Among the experiments and supplies delivered to the International Space Station (ISS) today was a new spectrometer instrument that could help show how small particles of dust can have a big impact on the Earth’s climate. The Earth Surface Mineral Dust Source Investigation (EMIT) mission will map the way different types of dust move across the planet’s surface and see how this affects temperatures.
A big factor in how different types of dust affect temperatures is their color, as darker dust particles like those rich in iron adsorb heat and warm the air around them, while lighter particles like those rich in clay reflect heat. “Normally in climate models, we model dust as yellow — the average color of all types of dust — but if you’ve ever gone to a desert region, you’ll know that sand is not all one color,” Natalie Mahowald, EMIT deputy principal investigator, said in a statement. “So this assumption that it’s uniform across the globe doesn’t reflect what’s happening in reality.”
EMIT will investigate 10 particular dust varieties and map where they originate and how they move across the planet’s surface, as dust particles can travel thousands of miles.
“There is a lot of variability in the dust emissions — every second there’s some variability due to shifts in wind or rain, and there is seasonal, annual, and longer-term variability,” Mahowald said. “EMIT will provide information about the source regions of dust, which we combine with other atmospheric and climate information to evaluate the changes in emissions and better understand what has been going on in the past and what will happen in the future.”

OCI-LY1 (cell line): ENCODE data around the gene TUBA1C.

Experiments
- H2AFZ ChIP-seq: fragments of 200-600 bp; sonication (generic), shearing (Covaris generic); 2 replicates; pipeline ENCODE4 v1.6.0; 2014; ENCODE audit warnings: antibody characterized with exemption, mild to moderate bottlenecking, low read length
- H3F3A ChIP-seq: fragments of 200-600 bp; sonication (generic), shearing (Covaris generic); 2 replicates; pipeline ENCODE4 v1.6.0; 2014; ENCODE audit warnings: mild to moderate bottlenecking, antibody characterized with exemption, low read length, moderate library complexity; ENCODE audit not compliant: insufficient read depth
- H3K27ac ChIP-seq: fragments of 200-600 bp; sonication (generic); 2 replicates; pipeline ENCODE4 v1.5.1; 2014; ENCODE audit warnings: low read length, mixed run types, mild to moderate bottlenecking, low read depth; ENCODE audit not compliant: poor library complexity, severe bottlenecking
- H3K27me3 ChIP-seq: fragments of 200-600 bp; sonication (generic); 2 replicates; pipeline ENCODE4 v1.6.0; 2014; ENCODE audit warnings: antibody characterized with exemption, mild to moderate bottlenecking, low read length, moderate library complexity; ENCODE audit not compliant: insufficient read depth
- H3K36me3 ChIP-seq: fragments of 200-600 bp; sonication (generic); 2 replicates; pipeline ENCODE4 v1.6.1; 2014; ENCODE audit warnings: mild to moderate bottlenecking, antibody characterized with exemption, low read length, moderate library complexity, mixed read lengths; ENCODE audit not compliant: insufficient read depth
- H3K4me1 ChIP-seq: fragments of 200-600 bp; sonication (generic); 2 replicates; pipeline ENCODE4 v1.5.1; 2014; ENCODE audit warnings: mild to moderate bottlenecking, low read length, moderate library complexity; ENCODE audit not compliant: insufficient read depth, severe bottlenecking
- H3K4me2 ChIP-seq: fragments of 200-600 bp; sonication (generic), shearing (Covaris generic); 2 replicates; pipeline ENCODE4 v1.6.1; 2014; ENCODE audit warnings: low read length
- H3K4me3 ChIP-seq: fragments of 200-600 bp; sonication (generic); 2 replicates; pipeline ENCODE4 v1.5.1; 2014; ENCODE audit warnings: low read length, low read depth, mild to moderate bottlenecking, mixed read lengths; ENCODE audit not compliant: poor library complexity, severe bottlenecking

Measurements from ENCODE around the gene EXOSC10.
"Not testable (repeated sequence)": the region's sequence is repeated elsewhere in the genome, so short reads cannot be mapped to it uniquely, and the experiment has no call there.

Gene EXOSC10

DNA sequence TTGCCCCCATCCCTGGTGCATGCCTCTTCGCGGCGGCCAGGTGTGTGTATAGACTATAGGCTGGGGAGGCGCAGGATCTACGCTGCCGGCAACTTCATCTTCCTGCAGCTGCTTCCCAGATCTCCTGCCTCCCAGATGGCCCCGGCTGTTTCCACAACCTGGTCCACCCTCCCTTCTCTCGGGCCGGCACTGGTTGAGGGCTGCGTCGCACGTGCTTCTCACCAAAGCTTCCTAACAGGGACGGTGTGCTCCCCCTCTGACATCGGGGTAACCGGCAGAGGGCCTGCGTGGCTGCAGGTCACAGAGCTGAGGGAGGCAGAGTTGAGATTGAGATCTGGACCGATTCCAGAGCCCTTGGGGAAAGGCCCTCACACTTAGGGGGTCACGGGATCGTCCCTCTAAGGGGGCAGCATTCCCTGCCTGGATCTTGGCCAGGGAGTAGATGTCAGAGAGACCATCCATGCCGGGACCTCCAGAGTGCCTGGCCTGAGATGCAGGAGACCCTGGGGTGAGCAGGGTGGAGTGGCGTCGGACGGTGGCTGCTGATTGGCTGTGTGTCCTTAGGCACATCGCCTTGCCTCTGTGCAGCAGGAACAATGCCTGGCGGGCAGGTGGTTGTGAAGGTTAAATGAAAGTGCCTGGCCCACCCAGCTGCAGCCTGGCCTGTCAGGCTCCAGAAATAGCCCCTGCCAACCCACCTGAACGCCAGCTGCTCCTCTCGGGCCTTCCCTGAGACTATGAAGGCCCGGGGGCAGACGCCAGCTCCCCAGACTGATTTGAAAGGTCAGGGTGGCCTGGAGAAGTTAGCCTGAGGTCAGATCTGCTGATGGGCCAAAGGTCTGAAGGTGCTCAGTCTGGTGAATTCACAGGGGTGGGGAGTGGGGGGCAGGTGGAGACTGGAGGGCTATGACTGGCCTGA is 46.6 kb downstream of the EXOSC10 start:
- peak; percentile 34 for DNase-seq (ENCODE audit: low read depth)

The EMIT instrument is a spectrometer, meaning it splits light into wavelengths and records the results. By looking at what wavelengths are absent from the light because they have been absorbed by the dust particles, researchers can see what the particles are composed of. The instrument will be able to scan strips of land 50 miles wide, imaging over 4 miles per second.
“In the beginning, scientists worked with single spectrometers,” said Robert O. Green, EMIT’s principal investigator. “Now we’re going to be effectively flying 1,280 spectrometers over the surface of the Earth, each collecting hundreds of measurements per second.”
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